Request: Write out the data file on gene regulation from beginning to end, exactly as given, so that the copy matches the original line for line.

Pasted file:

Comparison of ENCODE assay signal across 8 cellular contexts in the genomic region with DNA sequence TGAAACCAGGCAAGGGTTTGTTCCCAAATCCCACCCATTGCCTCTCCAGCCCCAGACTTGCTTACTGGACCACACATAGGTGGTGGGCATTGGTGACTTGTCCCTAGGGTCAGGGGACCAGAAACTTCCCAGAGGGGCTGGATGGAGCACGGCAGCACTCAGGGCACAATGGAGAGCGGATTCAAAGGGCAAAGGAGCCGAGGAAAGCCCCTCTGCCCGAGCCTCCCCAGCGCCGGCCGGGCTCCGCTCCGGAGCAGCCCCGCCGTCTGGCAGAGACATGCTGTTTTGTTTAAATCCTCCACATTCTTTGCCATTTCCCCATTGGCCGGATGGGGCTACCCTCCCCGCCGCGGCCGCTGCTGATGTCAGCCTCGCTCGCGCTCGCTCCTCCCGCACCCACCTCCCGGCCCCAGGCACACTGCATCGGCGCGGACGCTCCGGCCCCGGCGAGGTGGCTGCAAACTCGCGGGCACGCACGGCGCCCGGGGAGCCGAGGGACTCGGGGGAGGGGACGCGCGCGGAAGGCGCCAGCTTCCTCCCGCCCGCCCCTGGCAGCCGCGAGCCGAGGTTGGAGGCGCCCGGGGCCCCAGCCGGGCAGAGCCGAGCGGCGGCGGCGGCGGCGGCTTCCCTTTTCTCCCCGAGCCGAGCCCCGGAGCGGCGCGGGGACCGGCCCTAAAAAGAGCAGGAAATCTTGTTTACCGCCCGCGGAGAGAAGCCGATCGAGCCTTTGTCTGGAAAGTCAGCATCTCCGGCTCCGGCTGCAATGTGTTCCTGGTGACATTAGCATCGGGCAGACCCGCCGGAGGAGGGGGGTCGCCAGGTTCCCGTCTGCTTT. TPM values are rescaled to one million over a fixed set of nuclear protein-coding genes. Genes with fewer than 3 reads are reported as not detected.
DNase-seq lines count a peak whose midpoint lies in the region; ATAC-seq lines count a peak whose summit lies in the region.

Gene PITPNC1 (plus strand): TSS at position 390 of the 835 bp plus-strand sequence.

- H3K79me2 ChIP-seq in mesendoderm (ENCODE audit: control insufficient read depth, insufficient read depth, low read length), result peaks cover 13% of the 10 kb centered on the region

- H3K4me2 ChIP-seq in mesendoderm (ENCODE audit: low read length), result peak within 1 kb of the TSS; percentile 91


Comparison of ENCODE assay signal across 8 cellular contexts in the genomic region with DNA sequence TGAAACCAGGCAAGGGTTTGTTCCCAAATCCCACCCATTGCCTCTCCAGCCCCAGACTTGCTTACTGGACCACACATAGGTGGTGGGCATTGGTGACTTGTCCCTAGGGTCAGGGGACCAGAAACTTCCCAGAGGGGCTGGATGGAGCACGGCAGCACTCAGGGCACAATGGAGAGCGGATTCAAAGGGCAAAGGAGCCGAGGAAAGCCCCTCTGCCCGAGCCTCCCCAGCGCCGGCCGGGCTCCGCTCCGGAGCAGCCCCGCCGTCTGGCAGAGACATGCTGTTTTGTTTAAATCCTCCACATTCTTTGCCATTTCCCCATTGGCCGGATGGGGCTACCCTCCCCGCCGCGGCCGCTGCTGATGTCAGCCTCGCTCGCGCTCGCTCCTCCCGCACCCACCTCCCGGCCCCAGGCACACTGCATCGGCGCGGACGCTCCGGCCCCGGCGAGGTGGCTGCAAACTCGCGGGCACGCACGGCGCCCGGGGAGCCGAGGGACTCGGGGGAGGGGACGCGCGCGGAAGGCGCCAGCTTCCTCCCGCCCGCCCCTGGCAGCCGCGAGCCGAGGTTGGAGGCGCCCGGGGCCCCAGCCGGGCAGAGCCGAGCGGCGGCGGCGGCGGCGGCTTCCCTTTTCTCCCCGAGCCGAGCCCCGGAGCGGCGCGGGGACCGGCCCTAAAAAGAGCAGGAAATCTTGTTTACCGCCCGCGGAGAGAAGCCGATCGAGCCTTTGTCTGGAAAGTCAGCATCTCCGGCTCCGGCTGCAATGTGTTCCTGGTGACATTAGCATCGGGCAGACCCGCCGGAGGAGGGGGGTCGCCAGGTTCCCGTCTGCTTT. TPM values are rescaled to one million over a fixed set of nuclear protein-coding genes. Genes with fewer than 3 reads are reported as not detected.
DNase-seq lines count a peak whose midpoint lies in the region; ATAC-seq lines count a peak whose summit lies in the region.

Gene PITPNC1 (plus strand): TSS at position 390 of the 835 bp plus-strand sequence.

- H3K79me2 ChIP-seq in mesendoderm (ENCODE audit: control insufficient read depth, insufficient read depth, low read length), result peaks cover 13% of the 10 kb centered on the region

- H3K4me2 ChIP-seq in mesendoderm (ENCODE audit: low read length), result peak within 1 kb of the TSS; percentile 91